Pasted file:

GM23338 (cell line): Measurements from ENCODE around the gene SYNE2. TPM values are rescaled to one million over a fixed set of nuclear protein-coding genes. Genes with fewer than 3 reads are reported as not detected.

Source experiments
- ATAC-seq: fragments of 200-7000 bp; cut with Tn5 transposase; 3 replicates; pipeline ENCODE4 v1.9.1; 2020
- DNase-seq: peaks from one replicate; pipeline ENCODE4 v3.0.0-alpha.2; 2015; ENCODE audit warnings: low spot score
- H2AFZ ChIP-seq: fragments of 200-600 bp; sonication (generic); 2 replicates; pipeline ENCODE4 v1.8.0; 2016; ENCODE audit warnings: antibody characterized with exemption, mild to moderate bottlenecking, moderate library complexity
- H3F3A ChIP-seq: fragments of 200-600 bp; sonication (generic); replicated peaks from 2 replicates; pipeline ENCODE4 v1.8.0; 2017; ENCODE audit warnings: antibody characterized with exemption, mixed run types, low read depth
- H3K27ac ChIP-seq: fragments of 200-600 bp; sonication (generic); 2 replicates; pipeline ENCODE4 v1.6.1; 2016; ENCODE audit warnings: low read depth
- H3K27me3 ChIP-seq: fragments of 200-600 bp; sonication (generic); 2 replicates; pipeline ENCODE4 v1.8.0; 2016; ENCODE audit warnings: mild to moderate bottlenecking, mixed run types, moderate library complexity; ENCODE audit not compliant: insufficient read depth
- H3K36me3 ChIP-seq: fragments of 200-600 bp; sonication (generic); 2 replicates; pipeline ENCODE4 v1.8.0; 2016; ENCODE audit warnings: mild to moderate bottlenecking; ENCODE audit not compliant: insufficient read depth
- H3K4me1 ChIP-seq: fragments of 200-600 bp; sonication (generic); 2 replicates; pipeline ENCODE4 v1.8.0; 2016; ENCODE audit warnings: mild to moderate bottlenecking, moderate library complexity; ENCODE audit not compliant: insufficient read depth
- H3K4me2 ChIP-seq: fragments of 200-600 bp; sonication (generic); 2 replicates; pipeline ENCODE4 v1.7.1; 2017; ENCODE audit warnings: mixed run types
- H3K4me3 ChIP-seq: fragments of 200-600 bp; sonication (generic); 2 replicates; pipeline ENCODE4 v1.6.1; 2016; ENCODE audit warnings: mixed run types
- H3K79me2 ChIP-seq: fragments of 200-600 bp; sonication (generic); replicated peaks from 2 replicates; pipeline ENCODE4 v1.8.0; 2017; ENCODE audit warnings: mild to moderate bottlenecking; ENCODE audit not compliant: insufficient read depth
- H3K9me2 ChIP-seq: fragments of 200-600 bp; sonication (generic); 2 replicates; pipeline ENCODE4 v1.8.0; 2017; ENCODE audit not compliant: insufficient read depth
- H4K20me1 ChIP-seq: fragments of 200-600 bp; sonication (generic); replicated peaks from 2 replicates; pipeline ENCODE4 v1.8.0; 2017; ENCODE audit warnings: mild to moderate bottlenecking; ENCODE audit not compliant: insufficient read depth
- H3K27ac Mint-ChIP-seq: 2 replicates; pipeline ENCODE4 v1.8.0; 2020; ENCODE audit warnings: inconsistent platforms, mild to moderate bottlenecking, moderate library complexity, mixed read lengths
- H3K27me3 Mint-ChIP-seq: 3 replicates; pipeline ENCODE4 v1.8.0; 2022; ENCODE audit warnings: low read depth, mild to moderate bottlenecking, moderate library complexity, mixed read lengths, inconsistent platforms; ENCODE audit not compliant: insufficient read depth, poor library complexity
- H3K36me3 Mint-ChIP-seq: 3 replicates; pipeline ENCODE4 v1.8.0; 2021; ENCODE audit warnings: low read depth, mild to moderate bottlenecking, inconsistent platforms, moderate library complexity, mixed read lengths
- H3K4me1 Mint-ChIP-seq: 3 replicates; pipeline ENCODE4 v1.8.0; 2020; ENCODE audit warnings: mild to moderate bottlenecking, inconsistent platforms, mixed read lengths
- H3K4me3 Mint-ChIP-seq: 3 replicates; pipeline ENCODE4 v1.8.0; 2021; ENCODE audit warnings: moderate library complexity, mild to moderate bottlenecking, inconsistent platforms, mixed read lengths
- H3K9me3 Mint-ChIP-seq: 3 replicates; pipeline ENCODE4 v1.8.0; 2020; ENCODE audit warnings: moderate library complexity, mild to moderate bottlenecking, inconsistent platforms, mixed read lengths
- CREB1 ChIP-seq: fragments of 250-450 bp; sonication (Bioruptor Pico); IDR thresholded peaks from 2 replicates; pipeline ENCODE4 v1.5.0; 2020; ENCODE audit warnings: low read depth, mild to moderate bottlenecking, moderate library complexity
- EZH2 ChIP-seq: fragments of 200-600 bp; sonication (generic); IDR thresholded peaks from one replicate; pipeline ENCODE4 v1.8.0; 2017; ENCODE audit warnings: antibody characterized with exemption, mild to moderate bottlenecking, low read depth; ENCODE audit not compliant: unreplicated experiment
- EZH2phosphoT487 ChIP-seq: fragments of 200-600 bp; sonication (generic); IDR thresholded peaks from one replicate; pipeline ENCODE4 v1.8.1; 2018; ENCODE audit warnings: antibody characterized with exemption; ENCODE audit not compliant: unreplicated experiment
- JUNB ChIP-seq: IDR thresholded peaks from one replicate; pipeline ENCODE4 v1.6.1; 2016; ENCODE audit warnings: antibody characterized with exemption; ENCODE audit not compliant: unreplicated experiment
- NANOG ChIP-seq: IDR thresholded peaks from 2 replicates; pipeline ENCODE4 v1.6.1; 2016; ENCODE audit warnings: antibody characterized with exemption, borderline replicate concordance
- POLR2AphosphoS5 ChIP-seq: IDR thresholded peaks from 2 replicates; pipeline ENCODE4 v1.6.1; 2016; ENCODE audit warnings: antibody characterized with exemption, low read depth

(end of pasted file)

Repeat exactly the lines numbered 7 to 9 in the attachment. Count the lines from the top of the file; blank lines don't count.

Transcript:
- H3K27ac ChIP-seq: fragments of 200-600 bp; sonication (generic); 2 replicates; pipeline ENCODE4 v1.6.1; 2016; ENCODE audit warnings: low read depth
- H3K27me3 ChIP-seq: fragments of 200-600 bp; sonication (generic); 2 replicates; pipeline ENCODE4 v1.8.0; 2016; ENCODE audit warnings: mild to moderate bottlenecking, mixed run types, moderate library complexity; ENCODE audit not compliant: insufficient read depth
- H3K36me3 ChIP-seq: fragments of 200-600 bp; sonication (generic); 2 replicates; pipeline ENCODE4 v1.8.0; 2016; ENCODE audit warnings: mild to moderate bottlenecking; ENCODE audit not compliant: insufficient read depth